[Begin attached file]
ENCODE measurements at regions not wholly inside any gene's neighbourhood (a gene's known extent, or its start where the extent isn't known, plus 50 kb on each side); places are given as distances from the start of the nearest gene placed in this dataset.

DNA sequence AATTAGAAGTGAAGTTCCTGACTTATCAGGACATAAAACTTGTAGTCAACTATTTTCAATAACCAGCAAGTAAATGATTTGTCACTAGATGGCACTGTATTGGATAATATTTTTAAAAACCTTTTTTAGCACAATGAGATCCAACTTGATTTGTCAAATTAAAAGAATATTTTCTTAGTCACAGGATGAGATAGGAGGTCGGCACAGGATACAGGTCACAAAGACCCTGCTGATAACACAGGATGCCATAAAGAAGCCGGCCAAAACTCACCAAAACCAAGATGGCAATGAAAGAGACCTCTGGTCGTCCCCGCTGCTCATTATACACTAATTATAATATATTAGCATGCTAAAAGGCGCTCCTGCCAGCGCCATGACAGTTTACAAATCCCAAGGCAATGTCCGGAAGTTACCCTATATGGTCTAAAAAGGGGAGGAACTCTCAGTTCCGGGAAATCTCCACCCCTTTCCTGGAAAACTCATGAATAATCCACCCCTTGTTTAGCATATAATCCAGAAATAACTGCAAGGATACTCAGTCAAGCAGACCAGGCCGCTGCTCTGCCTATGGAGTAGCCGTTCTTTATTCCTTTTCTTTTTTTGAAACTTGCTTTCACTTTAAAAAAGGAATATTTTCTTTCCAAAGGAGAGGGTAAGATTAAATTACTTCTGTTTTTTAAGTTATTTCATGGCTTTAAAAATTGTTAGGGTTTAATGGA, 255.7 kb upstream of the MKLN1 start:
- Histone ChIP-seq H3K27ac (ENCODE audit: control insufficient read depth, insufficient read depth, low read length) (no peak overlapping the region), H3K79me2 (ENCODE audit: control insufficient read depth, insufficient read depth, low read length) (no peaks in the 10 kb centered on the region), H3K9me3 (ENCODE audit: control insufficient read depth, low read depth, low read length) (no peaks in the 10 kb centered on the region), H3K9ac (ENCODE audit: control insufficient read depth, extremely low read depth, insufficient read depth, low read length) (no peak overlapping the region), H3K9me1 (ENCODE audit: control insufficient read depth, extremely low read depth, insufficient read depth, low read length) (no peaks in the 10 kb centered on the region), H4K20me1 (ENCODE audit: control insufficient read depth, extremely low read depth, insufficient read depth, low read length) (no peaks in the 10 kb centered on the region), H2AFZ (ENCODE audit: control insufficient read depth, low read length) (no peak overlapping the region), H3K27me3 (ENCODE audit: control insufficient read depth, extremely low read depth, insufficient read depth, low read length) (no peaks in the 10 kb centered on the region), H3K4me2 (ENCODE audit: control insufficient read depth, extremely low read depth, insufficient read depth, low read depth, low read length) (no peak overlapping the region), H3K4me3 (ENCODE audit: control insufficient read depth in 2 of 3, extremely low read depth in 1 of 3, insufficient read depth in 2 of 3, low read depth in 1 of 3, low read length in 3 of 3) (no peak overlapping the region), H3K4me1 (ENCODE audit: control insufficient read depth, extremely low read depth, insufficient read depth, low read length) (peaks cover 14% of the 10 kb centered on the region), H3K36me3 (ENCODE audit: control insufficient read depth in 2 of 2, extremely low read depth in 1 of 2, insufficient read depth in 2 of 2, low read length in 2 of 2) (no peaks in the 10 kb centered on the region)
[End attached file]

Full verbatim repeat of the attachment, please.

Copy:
ENCODE measurements at regions not wholly inside any gene's neighbourhood (a gene's known extent, or its start where the extent isn't known, plus 50 kb on each side); places are given as distances from the start of the nearest gene placed in this dataset.

DNA sequence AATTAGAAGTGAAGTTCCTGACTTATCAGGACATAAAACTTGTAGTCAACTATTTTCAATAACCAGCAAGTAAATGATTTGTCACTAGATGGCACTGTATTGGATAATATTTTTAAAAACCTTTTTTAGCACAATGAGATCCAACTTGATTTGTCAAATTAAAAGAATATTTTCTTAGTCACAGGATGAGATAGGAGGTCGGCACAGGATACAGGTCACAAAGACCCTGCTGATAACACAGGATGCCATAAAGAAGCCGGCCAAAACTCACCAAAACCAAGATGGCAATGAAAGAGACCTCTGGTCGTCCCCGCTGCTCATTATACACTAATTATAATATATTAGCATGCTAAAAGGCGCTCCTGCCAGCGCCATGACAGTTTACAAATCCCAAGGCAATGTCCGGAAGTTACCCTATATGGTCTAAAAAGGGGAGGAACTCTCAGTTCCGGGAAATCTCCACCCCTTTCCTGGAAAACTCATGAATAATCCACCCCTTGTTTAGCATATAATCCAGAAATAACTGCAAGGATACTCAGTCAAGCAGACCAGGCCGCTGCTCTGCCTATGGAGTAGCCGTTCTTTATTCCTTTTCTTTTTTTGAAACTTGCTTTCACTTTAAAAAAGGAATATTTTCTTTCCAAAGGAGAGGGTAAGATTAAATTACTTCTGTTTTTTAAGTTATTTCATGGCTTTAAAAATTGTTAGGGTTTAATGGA, 255.7 kb upstream of the MKLN1 start:
- Histone ChIP-seq H3K27ac (ENCODE audit: control insufficient read depth, insufficient read depth, low read length) (no peak overlapping the region), H3K79me2 (ENCODE audit: control insufficient read depth, insufficient read depth, low read length) (no peaks in the 10 kb centered on the region), H3K9me3 (ENCODE audit: control insufficient read depth, low read depth, low read length) (no peaks in the 10 kb centered on the region), H3K9ac (ENCODE audit: control insufficient read depth, extremely low read depth, insufficient read depth, low read length) (no peak overlapping the region), H3K9me1 (ENCODE audit: control insufficient read depth, extremely low read depth, insufficient read depth, low read length) (no peaks in the 10 kb centered on the region), H4K20me1 (ENCODE audit: control insufficient read depth, extremely low read depth, insufficient read depth, low read length) (no peaks in the 10 kb centered on the region), H2AFZ (ENCODE audit: control insufficient read depth, low read length) (no peak overlapping the region), H3K27me3 (ENCODE audit: control insufficient read depth, extremely low read depth, insufficient read depth, low read length) (no peaks in the 10 kb centered on the region), H3K4me2 (ENCODE audit: control insufficient read depth, extremely low read depth, insufficient read depth, low read depth, low read length) (no peak overlapping the region), H3K4me3 (ENCODE audit: control insufficient read depth in 2 of 3, extremely low read depth in 1 of 3, insufficient read depth in 2 of 3, low read depth in 1 of 3, low read length in 3 of 3) (no peak overlapping the region), H3K4me1 (ENCODE audit: control insufficient read depth, extremely low read depth, insufficient read depth, low read length) (peaks cover 14% of the 10 kb centered on the region), H3K36me3 (ENCODE audit: control insufficient read depth in 2 of 2, extremely low read depth in 1 of 2, insufficient read depth in 2 of 2, low read length in 2 of 2) (no peaks in the 10 kb centered on the region)